A Lime is a Lime, or is It? Tuesday Tryouts

01 Nov

8:23 a.m. — Atlanta

Hello all. How are you? We are experiencing gorgeous Autumn weather here: blue skies, crisp, chilly temperatures, and leaves turning colours. Bring on the hot chocolate.

The instructions for today’s exercise are short: Write a poem of four quatrains that contains no adjectives, no adverbs, no similes, and the word “lime”.

That’s it. I knew I could write a short post. I am off for coffee…No? You would like a tiny bit more? Okay. A colleague and I included this prompt as an option in the final project of our tenth graders’ poetry unit. Few chose it, but the ones who did: Wow! What wonderful, creative, uncluttered poems they came up with.

Look at what you are being asked to do and think about why. What is the effect of leaving out qualifiers [similes qualify in the way they direct a comparison]? Ask yourself this before and after you write the poem.

If you need a kick-start, list all the situations where you might come across a lime. Choose the two or three you find interesting and jot notes next to each. Go with whatever your brain is telling you. Pick one. Remember that quatrains, while they mean four lines to a stanza, do not mean the lines have to be long, or even with each other. They do not have to rhyme. A quatrain is four lines. That’s it.

This is the only step you can be flexible with. If you need fewer or more stanzas, go for it. BUT: no qualifiers and the word lime must be in the poem somewhere. Think strong verbs and nouns. Don’t forget, sensory imagery is your friend.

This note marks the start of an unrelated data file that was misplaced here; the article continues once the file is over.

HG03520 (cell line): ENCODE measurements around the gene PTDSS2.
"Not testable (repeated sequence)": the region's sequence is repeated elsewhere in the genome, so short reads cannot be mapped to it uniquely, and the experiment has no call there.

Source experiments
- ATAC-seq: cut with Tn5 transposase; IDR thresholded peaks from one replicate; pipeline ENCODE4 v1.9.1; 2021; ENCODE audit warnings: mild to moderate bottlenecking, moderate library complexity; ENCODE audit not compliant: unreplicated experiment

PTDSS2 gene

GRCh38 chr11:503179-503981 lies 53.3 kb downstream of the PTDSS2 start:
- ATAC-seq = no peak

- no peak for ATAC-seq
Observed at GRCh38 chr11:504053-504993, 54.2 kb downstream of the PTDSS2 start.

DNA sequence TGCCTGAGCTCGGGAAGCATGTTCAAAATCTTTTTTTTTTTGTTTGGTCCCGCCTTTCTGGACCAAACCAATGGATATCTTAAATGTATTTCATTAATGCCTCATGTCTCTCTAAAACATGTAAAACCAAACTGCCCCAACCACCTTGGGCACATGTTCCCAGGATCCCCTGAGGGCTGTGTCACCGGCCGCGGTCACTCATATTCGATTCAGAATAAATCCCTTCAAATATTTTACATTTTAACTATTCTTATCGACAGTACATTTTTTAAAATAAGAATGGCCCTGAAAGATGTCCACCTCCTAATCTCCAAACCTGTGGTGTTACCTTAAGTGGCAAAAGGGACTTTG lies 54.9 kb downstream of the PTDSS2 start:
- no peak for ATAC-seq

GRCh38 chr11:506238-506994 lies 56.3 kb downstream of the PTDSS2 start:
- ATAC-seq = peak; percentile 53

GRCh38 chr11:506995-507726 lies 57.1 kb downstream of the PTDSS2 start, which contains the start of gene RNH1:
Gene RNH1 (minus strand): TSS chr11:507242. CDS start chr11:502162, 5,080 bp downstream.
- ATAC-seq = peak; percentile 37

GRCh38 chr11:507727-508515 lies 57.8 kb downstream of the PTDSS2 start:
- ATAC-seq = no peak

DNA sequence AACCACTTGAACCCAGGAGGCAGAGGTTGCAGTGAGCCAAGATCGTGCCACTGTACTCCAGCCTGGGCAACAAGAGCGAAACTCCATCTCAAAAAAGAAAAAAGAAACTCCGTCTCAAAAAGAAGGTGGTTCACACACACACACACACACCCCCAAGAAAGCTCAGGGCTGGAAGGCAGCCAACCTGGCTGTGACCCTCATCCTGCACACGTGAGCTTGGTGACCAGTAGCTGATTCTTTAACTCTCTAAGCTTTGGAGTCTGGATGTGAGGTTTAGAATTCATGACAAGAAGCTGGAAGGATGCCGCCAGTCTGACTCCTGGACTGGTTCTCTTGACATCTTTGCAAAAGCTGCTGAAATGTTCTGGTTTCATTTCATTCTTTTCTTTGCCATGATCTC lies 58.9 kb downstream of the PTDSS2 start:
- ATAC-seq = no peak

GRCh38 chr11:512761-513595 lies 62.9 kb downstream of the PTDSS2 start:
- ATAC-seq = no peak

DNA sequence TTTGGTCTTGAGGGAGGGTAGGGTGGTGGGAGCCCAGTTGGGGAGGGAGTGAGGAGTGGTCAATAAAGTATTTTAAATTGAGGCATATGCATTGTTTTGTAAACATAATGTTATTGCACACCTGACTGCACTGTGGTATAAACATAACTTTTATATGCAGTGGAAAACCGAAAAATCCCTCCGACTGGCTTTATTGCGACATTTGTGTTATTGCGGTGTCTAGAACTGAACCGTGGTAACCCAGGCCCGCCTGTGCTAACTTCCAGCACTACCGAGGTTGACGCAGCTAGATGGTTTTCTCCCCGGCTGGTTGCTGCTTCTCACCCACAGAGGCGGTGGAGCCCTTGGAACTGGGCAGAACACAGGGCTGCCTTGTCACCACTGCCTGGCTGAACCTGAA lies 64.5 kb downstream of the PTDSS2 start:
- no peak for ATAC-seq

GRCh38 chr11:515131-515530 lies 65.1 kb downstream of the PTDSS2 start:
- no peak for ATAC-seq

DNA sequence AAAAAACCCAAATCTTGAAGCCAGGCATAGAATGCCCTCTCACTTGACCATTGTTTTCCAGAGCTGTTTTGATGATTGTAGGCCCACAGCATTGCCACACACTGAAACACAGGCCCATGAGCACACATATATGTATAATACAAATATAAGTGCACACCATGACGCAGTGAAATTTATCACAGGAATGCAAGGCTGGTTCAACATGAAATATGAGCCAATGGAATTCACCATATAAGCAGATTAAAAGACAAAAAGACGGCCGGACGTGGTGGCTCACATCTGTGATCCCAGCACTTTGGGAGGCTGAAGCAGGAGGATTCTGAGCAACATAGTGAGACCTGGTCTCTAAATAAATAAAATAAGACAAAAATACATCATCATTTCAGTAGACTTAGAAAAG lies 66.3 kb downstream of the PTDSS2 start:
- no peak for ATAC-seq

I do hope many of you will try this. It is one of my favourite exercises to do and to read results of. Don’t forget to post either links, or the poem, in comments. Read what others have written. Enjoy and I will see you Friday for the prompt roundup, and next Tuesday for a less prescriptive prompt.

Happy writing everyone.



Posted by on 01/11/2011 in exercises, poetry, writing


Tags: , , ,

30 responses to “A Lime is a Lime, or is It? Tuesday Tryouts

  1. vivinfrance

    01/11/2011 at 12:47 pm

    I’ve made a start, but am suffering severe adjectival withdrawal symptoms!

    • margo roby

      01/11/2011 at 12:57 pm

      Suck it up, ViV! You can do it and you will feel so light and clean for it!


    • tmhHoover

      02/11/2011 at 10:59 pm

      I am afraid I was too. Thanks for coming by my blog and setting me straight!

  2. C.L. Sostarich

    01/11/2011 at 4:37 pm

    This was a fun exercise Margo, thanks!

    The lime looked at me
    From the counter
    Challenging my stare,
    Cut me if you dare.

    I crossed the room
    Knife in hand
    She rolled to the mixer,
    Oh, I would fix her.

    Mixer, basket, Mixer.